This is almost too sad to be a rant, but the Bobby Bowden situation has taken a turn for the worse, and there is now no chance for a happy ending. When a legend gets older, you hope he either continues to win or knows when to call it quits. However, most of the time becoming a coaching legend takes a healthy ego, and that ego ends up getting in the way when the writing is on the wall. Bowden wants to be able to retire on his terms, but the decision becomes less and less his to make with every mediocre showing this season.

There is one thing to keep in mind throughout this Bowden saga, though. In the early part of this decade, things looked more bleak for Joe Paterno than it does for Bowden now. Penn State won just five games in 2000 and 2001, and after a rebound season in 2002, the Nittany Lions managed just seven combined wins in 2003 and 2004. His best days were behind him, he was too proud to see that he needed to step down, the critics said. But in 2005, with an influx of talent and athleticism, Paterno turned things around. Penn State has averaged 10 wins a season in the last four years, while Florida State has only managed 10 wins once in a season (2003) since losing the 2000 BCS Championship game. Can Bowden engineer a similar turnaround? Does he have the same stout assistant coaching staff to help him through these rough patches like Paterno did? Can recruiting, which has always ranked high for FSU, actually take a step up, or is the problem more with development of the talent on hand? Florida State hasn't had the same down swing that Penn State did, and the Seminoles still have plenty of time to make something out of this season (well, make a minor bowl game anyway), but momentum has turned in the wrong direction.

Chris Fowler pretty much had it right on College Gameday last week. The last thing anybody wants to see is another Eddie Robinson situation, where the man who built the program and took it to unimaginable heights sticks around too long and half-destroys what he worked so hard to build. Whatever happens with Bowden, hopefully it isn't that. But that means he has to know when to leave on his own, and he has remained steadfast in his desire to coach through at least next year. With rumored dissension in the coaching staff and an academic scandal following the program around like a black cloud, Bowden's departure might not be on his terms. That's a damn shame for college football.

Random Reasons to Love College Football

Dumb Luck. Vanderbilt banks in a field goal to force overtime over Army, then Army hits almost the exact same spot on the goalpost in banking home the game-winner.

Fried Foods at the Texas State Fair. Just in case the OU-Texas game wasn't enough of a draw. Hey, speaking of which ...

Random Top 10

In honor of this weekend's biggest game, here's a Red River Rivalry-themed Random 10:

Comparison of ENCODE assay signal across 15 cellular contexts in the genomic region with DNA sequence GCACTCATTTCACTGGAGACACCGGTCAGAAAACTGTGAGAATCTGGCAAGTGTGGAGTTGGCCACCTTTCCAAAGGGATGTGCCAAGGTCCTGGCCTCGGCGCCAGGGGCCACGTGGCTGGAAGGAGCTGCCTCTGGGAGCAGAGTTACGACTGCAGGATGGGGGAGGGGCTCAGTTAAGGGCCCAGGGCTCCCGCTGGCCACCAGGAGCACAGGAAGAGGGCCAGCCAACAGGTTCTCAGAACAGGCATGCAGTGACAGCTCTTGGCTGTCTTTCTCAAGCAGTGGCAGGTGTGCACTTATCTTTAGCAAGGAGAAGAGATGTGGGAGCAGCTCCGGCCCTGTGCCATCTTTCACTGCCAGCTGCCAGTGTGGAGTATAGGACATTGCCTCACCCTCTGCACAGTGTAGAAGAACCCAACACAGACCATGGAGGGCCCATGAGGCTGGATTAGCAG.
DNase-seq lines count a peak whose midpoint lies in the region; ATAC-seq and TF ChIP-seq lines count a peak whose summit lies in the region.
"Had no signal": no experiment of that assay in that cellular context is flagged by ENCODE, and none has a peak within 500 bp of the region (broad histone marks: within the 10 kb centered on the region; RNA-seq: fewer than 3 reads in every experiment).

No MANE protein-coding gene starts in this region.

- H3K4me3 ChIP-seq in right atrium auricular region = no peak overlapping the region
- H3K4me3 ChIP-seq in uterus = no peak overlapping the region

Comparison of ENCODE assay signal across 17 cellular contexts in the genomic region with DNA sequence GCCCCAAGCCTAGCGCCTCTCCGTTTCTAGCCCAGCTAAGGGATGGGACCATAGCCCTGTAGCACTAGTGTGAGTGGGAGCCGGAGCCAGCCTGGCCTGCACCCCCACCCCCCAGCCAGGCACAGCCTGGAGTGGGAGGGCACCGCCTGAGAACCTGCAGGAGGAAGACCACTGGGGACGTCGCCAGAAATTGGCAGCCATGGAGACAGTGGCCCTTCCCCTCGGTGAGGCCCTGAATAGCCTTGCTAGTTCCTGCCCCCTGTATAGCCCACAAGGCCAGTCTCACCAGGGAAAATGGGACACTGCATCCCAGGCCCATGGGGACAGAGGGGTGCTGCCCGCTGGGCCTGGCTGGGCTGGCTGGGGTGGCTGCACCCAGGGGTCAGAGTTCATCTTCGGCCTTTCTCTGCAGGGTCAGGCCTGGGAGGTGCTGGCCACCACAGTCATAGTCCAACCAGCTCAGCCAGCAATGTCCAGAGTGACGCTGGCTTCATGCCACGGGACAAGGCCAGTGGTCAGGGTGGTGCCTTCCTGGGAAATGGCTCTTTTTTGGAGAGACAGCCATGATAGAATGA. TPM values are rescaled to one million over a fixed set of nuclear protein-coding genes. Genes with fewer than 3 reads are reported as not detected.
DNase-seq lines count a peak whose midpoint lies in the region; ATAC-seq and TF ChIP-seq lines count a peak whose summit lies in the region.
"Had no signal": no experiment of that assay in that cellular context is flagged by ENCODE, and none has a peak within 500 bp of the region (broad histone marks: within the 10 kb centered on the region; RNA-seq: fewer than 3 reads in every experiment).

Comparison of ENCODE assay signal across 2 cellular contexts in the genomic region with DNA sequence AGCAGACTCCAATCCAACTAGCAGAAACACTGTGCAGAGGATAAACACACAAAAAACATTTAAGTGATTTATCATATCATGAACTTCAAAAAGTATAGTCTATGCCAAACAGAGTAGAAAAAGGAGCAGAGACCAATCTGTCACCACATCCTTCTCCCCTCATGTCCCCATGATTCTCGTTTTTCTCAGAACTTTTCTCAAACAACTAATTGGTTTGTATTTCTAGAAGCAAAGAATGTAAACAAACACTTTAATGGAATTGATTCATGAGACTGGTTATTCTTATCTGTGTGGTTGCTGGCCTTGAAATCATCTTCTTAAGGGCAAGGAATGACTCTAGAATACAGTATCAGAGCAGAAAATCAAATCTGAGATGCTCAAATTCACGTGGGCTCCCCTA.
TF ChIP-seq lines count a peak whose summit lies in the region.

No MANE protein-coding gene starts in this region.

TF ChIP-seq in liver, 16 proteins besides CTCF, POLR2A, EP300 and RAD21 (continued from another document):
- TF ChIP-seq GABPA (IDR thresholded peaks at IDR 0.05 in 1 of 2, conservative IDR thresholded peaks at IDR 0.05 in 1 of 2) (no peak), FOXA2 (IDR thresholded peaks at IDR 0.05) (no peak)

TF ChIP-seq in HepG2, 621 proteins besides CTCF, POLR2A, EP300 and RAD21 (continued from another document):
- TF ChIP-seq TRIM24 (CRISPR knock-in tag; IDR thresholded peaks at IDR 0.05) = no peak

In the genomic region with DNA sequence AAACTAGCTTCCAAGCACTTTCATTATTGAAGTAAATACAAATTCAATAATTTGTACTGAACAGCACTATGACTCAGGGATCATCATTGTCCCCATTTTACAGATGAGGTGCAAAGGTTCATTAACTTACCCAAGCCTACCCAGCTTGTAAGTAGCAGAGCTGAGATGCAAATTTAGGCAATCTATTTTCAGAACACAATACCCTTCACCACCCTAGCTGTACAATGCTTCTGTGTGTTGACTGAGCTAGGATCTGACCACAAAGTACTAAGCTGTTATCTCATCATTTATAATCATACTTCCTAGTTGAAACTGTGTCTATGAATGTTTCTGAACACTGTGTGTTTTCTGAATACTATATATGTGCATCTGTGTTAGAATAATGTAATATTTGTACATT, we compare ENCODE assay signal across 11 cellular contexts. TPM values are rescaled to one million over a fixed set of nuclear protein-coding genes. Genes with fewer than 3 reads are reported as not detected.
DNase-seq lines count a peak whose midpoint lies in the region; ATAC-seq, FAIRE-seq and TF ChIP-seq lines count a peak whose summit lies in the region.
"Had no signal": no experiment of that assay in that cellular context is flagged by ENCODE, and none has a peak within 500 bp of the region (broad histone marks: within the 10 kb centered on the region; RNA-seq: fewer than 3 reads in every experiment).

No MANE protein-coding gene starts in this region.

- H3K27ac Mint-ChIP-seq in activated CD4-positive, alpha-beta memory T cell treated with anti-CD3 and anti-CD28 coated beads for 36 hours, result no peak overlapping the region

"Checkin' Out the Rivalry" by Del Tha Funkee Homosapien
"Luckenbach, Texas" by Waylon Jennings
"My Oklahoma Home" by Pete Seeger
"The Red" by J Dilla and Madlib
"Red Dirt Girl" by Emmylou Harris
"Red Eyed & Blue" by Wilco
"Red Oyster Cult" by Guster
"Red River Shore" by Bob Dylan
"Red Red Red" by Fiona Apple
"Rival" by Pearl Jam

Upset Watch

Once again, three of four games listed in last week's upset watch came to fruition. That's six of eight in two weeks ... let's see if we can keep the momentum going.

Middle Tennessee over Mississippi State. Spread: MTSU +4.5 | S&P+ Projection: MTSU by 9.2.

The numbers like the 3-2 Blue Raiders to not only throw a scare into Mississippi State at home in what has to be considered their Super Bowl (how often does an SEC team visit Murfreesboro?), but to beat them outright. Mississippi State has shown glimpses of competence in competitive losses to LSU, Georgia Tech and Houston, but this is a tricky road trip, one you do not want to make on a three-game losing streak.

UCLA over California. Spread: UCLA +3.5 | S&P+ Projection: UCLA by 9.5.
Washington over Arizona State. Spread: Washington +6.5 | S&P+ Projection: Washington by 0.8.

Once again, the "+" numbers disagree quite a bit with how Vegas views the Pac-10. UCLA and California both enter Saturday afternoon's affair on two-game losing streaks, but the Bruins have shown a little more life. Cal has to put an offense together after managing just six points combined against Oregon and USC. Meanwhile, Washington is starting to grow very confident after wins over USC and Arizona and an overtime loss to Notre Dame. Arizona State is 3-2 but has only managed one win over a BCS team, a meager 13-point win over listless Washington State. They could be ripe for an upset, though they do have home-field advantage.

Colorado over Kansas. Spread: CU +9.5 | S&P+ Projection: CU by 2.1.